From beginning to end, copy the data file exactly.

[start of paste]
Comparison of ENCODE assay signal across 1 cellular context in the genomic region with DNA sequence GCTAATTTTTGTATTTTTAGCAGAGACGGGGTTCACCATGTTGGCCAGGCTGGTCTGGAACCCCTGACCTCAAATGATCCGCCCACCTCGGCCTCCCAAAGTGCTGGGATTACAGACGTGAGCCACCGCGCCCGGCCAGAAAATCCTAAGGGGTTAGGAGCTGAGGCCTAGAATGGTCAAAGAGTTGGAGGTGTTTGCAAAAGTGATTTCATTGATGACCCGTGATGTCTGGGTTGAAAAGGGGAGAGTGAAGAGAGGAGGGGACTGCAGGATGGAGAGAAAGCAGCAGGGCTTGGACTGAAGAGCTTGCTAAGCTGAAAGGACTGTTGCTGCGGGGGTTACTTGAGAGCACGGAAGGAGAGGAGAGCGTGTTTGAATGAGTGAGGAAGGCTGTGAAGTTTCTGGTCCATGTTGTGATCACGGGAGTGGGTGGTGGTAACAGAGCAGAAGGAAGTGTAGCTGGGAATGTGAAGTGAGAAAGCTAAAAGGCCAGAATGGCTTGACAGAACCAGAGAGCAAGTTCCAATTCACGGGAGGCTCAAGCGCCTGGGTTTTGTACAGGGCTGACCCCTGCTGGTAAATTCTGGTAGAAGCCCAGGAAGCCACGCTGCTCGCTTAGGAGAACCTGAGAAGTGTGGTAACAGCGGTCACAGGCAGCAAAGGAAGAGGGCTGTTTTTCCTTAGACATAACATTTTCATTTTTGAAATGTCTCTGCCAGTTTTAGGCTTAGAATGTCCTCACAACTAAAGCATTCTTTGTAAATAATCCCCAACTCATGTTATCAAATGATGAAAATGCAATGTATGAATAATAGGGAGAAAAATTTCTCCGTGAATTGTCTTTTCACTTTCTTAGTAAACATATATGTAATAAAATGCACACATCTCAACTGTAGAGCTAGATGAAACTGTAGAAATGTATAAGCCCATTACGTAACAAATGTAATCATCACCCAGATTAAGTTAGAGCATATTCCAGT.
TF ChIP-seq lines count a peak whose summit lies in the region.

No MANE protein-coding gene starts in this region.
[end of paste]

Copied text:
Comparison of ENCODE assay signal across 1 cellular context in the genomic region with DNA sequence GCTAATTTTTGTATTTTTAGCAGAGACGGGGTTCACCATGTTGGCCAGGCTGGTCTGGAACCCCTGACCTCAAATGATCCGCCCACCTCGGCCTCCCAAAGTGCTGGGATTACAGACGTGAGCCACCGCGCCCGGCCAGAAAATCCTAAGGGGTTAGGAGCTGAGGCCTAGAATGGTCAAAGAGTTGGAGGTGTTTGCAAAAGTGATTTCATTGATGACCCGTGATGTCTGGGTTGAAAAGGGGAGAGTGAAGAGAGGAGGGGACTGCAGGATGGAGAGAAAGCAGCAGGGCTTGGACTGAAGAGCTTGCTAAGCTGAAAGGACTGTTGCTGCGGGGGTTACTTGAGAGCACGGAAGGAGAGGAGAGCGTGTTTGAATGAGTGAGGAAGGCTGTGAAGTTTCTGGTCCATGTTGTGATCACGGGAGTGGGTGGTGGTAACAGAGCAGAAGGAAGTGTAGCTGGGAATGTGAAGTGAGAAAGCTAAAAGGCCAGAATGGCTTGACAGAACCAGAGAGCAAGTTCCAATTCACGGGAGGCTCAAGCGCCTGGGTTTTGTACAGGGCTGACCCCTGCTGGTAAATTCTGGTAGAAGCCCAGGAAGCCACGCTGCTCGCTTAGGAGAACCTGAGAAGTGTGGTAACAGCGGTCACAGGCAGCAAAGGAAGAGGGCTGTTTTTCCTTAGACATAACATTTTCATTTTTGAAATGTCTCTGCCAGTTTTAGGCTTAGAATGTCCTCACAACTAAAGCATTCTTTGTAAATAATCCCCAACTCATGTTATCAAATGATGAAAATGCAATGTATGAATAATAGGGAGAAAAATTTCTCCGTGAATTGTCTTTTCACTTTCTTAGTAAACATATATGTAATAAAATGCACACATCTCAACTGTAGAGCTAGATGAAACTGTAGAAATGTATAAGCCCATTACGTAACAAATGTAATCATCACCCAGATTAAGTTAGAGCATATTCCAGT.
TF ChIP-seq lines count a peak whose summit lies in the region.

No MANE protein-coding gene starts in this region.